Why We Fight

Aside

By Tamanna Hossain

Society loves reminding us time and time again, that our situation has improved vastly over the past century. Many women are now allowed to have an existence beyond their homes and their men, be it through education, a career, independent friend-circles or non-domestic hobbies. So with a hint of impatience and unguarded rebuke we are asked – what more do we want? Why can’t we be content with the scraps patriarchy has thrown our way?

Why indeed.

Because despite the concessions we have so magnanimously been granted, we are still being harassed, beaten, and raped in the streets, in our homes, and in our bedrooms. Because assaulting us is still seen as a bad habit men have rather than a conscious, violent choice punishable by law.

Because we are still blamed when we are raped, violated, and our bodily integrity torn to shreds. Because we are still called sluts and whores who “asked for it” instead of being given the justice we deserve and often need in order to heal. Because we are told to shut up and suck it up in the name of vague notions like “family honour” and “social reputation”.

Because our moral integrity is tied to the status of our hymen. Because, we are hyper-sexualized but not allowed to be sexual.  Because, our sexuality is presented as being either passive or destructive. Because,we are not allowed healthy acknowledgments, let alone expressions, of our sexuality without losing our value as a human being.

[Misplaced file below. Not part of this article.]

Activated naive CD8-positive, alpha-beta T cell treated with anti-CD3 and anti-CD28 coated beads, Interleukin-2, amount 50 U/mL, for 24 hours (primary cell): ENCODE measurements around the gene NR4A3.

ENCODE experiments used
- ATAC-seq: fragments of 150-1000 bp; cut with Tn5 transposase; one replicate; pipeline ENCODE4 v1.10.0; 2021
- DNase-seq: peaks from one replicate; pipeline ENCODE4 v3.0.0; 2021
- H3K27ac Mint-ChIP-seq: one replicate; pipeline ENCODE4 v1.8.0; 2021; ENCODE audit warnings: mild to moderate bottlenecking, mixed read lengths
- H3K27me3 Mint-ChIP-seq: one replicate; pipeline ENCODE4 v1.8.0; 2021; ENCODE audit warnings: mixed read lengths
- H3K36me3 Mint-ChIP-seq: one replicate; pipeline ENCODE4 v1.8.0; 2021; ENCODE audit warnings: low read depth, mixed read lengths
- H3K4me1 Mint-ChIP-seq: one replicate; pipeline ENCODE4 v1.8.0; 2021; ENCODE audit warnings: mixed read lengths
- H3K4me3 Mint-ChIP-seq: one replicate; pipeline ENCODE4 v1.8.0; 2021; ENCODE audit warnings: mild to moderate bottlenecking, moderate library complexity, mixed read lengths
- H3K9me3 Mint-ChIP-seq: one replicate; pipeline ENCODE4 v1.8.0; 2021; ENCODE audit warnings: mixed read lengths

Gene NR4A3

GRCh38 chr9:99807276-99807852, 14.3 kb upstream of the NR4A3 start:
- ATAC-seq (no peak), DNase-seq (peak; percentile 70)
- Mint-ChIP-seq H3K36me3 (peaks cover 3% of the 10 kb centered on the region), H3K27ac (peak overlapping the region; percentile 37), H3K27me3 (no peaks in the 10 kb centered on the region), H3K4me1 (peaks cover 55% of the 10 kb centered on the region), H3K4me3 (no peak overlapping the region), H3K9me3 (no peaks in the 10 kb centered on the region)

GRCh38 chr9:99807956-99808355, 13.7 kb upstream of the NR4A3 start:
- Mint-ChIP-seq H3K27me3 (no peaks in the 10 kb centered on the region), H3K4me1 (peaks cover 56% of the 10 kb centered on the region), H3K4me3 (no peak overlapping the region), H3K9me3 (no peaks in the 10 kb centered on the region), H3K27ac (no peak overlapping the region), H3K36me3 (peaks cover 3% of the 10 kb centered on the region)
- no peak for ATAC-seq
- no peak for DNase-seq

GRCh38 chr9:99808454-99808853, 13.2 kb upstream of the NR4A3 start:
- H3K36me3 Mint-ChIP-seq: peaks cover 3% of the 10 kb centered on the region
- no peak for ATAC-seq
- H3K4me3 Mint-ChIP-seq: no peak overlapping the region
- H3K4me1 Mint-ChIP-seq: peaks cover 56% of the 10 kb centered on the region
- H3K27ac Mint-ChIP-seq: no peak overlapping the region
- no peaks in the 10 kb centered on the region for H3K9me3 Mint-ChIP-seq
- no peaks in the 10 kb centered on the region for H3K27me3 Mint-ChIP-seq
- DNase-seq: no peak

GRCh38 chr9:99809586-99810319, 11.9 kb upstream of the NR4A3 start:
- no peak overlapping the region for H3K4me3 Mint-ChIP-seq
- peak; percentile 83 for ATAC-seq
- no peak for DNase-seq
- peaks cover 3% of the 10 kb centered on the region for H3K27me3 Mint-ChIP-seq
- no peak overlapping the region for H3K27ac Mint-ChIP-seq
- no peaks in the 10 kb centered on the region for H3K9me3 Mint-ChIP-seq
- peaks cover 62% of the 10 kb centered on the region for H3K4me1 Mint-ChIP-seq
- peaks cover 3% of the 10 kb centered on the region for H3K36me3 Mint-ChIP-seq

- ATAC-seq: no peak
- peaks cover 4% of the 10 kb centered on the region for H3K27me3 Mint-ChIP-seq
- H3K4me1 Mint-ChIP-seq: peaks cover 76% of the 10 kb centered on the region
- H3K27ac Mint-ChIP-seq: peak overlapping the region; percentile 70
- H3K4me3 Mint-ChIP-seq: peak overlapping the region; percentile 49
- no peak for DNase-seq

Because, we are defined by the color of our skin and the number on our weighing machines. Because, virtual strangers feel entitled to provide unsolicited judgment and advice regarding our bodies. Because, we are expected to smile politely, while publicly evaluated and found wanting. Because we live in a white-washed, post-colonial nightmare where being dark skinned is ugly.

Because we can’t earn more than our husbands without emasculating him. Because it’s considered ridiculous to expect our husbands to cook, clean and be supportive. Because wife-beating is seen as an embarrassing habit rather than a crime. Because marital rape is still an oxymoron.

Because we are expected to laugh at rape jokes that act as violent reminders of violent crimes. Because we are seen as nit-picking shrews when we complain about degrading, gendered language that normalizes and perpetuates patriarchal roles. Because “being a pussy” represents weakness and “having balls” conveys strength, even though pussies can take a pounding and balls hurt easy.

Because women fighting for their rights are painted as paranoid, malcontent home-wreckers who are either man-hating prudes or uncontrolled sluts out to make sluts of everyone.

Because double standards, misogyny, and gender violence are a part of the very fabric of human society, not just in Bangladesh, but everywhere.

Because the list of reasons why we fight can’t possibly end here.

Tamanna graduated from Lawrence University with a degree in Mathematics and Philosophy. She is the former president of the Lawrence University chapter of V-Day and is a lifetime member of Kappa Alpha Theta. She is now a part of VDAY Dhaka and One Billion Rising Campaign in Bangladesh. 

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